Q&A: Star Wars Archives, Reruns, and Ramblings

By Adam Pawlus — Sunday, August 18, 2019

1. Do you think Hasbro will release the Sail Barge at some point allowing others who didn't back it originally to get one? Could they not open it up to another round of pre-orders and then fulfill them?

I very much doubt it.

Hasbro did what fans have asked for - mostly - by saying "here's the item, pay us and we guarantee you'll get it." Sure, they got a loan of a few million bucks with no interest from us as a result, but they did deliver on the toy. According to most estimates they made 10,000, some of which were sold via eBay overseas and I believe I was told Hasbro sold a few at Star Wars Celebration - but I was not there.

There are probably more than a few out there in the hands of speculators and it's possible the price could go down at some point - even briefly - if a bunch hit the market during a bum economy or another HasLab announcement as someone makes room and raises funds. Given the size of the item and what Hasbro considers to be a worthwhile minimum to run an item like this again, I very much doubt you will ever see Hasbro reproducing a HasLab item. I personally would not mind it - but they did promise the fans that this was the one time, the only way to get it - and a lot of collectors do seem to enjoy others not getting things for some reason.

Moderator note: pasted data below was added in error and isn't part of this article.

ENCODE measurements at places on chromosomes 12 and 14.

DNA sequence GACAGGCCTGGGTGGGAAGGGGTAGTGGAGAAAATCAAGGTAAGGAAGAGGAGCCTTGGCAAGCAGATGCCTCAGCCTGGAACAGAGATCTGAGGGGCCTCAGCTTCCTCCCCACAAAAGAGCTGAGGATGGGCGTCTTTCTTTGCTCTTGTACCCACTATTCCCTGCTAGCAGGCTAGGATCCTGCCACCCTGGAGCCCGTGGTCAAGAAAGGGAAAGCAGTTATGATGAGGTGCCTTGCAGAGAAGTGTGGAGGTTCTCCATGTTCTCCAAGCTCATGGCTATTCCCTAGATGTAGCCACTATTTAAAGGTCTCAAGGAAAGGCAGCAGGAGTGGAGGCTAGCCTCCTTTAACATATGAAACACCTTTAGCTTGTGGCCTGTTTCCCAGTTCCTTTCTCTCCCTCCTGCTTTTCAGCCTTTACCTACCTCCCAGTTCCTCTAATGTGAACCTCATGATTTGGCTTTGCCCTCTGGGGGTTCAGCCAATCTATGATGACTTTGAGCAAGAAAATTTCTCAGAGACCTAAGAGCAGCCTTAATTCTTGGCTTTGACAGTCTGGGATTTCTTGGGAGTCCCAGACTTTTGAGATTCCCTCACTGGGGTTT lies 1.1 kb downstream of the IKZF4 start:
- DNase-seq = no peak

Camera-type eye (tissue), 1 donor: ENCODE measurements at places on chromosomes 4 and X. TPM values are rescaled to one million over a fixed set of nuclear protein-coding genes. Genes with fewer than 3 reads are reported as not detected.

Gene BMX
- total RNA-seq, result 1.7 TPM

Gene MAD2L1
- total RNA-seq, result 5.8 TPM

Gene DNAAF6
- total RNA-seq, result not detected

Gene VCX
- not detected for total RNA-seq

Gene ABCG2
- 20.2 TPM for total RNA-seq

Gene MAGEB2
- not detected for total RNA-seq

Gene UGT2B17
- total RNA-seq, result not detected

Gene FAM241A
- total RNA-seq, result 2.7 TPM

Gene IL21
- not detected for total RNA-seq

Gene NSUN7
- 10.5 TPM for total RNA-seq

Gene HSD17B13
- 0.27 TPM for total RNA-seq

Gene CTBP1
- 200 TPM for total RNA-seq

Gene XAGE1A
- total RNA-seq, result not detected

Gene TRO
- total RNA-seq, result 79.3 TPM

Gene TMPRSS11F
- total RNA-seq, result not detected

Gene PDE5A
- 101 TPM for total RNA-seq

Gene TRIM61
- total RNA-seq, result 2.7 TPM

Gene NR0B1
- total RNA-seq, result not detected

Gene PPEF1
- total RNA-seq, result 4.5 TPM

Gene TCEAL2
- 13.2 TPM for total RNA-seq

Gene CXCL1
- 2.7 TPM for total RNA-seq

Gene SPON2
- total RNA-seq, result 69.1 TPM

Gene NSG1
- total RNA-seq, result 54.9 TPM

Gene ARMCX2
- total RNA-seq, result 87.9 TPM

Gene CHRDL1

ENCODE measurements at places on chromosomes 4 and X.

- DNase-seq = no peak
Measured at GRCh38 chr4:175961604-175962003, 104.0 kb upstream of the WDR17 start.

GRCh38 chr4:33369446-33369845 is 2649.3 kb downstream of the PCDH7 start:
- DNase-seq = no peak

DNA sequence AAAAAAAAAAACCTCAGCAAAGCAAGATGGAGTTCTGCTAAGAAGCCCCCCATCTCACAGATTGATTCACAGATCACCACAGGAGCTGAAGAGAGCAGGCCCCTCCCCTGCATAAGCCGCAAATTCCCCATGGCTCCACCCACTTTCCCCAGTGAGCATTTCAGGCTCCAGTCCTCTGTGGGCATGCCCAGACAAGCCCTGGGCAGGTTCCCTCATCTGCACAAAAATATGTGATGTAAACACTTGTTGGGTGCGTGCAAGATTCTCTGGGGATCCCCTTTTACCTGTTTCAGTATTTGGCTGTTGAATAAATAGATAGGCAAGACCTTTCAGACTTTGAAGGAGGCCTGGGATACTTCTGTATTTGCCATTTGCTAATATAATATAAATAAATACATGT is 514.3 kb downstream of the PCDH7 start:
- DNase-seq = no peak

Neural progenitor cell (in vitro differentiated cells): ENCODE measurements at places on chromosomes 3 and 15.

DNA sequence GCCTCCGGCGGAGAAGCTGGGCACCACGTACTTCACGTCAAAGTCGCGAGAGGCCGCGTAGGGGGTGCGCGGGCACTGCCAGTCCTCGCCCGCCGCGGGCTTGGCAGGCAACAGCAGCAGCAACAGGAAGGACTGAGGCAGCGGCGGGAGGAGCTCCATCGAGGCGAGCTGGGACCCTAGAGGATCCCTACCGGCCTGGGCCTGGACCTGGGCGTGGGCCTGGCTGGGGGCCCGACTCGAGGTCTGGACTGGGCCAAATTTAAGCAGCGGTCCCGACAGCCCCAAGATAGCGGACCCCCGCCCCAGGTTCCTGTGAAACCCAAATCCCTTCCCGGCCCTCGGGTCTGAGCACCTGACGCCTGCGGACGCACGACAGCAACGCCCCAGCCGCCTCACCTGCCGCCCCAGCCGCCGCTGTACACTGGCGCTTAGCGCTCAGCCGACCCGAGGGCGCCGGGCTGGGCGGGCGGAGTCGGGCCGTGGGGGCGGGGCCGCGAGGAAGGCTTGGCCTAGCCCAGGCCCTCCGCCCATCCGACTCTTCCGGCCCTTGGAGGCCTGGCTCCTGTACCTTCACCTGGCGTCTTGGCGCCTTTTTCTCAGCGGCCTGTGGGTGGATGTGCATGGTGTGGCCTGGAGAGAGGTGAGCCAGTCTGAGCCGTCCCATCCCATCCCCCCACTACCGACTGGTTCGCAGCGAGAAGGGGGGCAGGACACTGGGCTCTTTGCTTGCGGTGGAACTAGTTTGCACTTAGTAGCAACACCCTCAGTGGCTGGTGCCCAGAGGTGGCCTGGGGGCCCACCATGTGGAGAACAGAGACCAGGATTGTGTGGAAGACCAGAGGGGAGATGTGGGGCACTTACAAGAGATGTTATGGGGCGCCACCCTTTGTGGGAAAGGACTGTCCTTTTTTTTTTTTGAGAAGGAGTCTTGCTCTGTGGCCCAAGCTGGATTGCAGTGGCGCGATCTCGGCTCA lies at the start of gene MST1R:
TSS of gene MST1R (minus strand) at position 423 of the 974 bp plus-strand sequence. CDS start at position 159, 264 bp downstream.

Thanks to the ever-delightful looming threat of possible toy tax tariff nonsense, big items are likely to get more expensive and more risky. Hasbro now has to be concerned that for the next 17-65 months, we have a government that could arbitrarily slap a mark-up on any item coming in from any other country. It might not happen - it might happen - but it could happen. On top of that, the wages in China have been rising steadily along with the quality of living and the availability of opportunity. In 2008, the big Millennium Falcon had a retail of $170. By 2015, it was $250. It would probably be $300 or more today. We saw the same thing happen with the Hasbro Interactive R2-D2 from 2002 over the years - it started around $80ish, and was about $200 the last time it was made in 2008 or 2009.

If you ever see another vehicle, big playset, or classic character as an action figure for the first time, I would advise you do what you need to do to get the cash. Some figures get produced long enough to bring down the price, like the 6-inch Darth Revan. But some items wind up being the definitive edition of a vehicle, and then the economy changes. And then the labor costs change. And then the stores that could have sold that item all went out of business. It's a safe bet action figures will be around for a while with a place to sell them, but if HasLab ever puts out another giant Star Wars toy I'd suggest consider dumping some stuff on eBay now for a rainy day fund.



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2. Adam, just out of curiosity, to the best of your knowledge, does Hasbro have a MOC copy of every figure ever made from 1977 to the present?

I wonder if there is a completist out there, apart from perhaps Steve Sansweet, who has everything in its original packaging.